Hi there! I am Tim, from Wall Street English.
Today we are going to talk about different ways of making suggestions.
It’s important to pay attention to the tone we use when suggesting casually and formally depending on different situations.
Let’s imagine you are supposed to have a meeting at twelve o’clock but would like to start earlier to fit another appointment onto your schedule.
The basic idea here is:
I want to have the meeting earlier. I suggest half-past eleven.
For a more casual way of suggesting, we could say:
Let’s have the meeting earlier at half-past eleven!
Why don’t we have the meeting earlier, at half past-eleven?
For a more formal way of suggesting, we could say:
I was wondering if we could have the meeting earlier, at maybe half past eleven?
Or even more formally, we could say:
I was wondering if there would be a chance we could have the meeting earlier, perhaps at half-past eleven?
Adding maybe or perhaps will make it sound even more formal.
There are many people who would like to be more direct and use the word suggest in their sentences but many people make the mistake of putting ‘to’ after the verb ‘suggest’, which makes this grammatically incorrect. Here are the correct ways of using them:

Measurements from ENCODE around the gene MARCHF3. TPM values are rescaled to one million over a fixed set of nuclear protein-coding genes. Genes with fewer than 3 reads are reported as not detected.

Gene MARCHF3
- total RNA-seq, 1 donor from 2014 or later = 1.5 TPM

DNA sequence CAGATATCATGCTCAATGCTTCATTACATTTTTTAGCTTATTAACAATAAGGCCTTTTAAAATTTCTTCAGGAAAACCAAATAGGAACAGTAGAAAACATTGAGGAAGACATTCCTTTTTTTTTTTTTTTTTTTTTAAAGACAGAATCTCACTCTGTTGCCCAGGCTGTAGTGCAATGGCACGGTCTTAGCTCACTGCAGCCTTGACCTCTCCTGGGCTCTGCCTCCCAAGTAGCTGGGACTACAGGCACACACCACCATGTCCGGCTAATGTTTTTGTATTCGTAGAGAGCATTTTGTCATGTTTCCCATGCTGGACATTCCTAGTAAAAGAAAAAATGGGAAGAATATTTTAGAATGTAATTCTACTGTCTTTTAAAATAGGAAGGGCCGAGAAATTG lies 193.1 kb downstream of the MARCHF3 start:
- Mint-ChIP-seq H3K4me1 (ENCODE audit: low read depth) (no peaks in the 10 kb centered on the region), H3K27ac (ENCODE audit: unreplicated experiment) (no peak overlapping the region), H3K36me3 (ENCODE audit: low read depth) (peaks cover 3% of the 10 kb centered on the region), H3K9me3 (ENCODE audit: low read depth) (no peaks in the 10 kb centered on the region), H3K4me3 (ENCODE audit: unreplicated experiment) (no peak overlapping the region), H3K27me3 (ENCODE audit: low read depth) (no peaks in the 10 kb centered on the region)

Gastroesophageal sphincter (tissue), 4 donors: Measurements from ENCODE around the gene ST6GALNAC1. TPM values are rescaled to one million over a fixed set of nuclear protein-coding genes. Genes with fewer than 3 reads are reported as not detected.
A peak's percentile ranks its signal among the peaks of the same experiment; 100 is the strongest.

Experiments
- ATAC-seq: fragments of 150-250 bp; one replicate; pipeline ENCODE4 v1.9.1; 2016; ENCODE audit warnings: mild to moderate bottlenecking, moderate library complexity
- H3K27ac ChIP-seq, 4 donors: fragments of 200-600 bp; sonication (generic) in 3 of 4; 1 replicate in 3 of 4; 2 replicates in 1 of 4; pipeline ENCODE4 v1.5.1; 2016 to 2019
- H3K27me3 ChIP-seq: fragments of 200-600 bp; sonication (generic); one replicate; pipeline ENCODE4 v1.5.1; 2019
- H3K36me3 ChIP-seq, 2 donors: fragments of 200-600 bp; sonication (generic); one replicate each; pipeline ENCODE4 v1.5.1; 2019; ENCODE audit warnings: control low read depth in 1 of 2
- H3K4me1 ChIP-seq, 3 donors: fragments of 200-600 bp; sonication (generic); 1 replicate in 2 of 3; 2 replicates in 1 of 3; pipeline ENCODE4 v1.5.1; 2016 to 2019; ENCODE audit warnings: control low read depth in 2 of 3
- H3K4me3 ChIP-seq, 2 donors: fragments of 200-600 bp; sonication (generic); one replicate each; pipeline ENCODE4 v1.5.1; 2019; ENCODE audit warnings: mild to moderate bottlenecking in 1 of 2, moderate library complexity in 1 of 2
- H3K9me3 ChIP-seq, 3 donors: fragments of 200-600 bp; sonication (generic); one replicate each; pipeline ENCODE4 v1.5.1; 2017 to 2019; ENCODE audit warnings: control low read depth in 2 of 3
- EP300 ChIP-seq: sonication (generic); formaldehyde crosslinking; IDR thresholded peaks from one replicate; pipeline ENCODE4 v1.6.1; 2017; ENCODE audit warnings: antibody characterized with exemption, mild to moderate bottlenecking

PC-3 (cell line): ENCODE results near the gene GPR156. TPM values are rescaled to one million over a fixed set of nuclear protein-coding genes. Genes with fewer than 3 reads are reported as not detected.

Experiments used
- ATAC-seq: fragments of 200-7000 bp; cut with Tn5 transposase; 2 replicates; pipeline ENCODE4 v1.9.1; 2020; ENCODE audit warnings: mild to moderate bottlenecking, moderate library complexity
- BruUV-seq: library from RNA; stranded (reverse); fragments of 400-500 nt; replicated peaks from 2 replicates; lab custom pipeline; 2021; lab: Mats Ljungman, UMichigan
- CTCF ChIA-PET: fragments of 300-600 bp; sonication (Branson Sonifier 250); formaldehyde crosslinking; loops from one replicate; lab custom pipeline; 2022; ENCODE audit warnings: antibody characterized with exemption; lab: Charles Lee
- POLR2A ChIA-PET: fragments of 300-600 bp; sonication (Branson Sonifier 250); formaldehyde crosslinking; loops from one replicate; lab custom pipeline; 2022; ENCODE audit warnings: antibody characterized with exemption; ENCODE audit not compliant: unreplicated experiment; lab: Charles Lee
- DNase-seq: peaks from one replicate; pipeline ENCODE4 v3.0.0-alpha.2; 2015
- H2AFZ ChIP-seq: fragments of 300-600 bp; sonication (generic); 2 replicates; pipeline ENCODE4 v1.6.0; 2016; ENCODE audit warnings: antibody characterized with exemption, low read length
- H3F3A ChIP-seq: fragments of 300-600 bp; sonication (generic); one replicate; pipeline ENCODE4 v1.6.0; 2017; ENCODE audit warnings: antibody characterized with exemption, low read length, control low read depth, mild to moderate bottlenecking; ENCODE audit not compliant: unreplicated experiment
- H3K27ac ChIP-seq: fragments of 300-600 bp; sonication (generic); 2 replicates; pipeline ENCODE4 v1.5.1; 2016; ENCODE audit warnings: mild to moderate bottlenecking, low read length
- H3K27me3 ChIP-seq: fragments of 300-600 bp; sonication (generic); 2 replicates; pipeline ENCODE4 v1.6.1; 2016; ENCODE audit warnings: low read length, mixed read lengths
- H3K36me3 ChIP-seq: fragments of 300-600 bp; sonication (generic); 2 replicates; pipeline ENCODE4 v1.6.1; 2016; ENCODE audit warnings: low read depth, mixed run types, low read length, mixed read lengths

I suggest having the meeting earlier at half-past eleven.
I suggest we have the meeting earlier at half-past eleven.
Noticed that we didn’t use ‘to’ in these two examples. This is because when using the verb suggest, we either use a noun or gerund, the ‘-ing’ form or the subject with the bare infinitive form, the verb without ‘to’.
So be sure to pay attention to the verb forms used after the verb suggest.
That’s all for this episode of 2-minute English. I hope you’d learned lots about making suggestions, and of course, have a great day.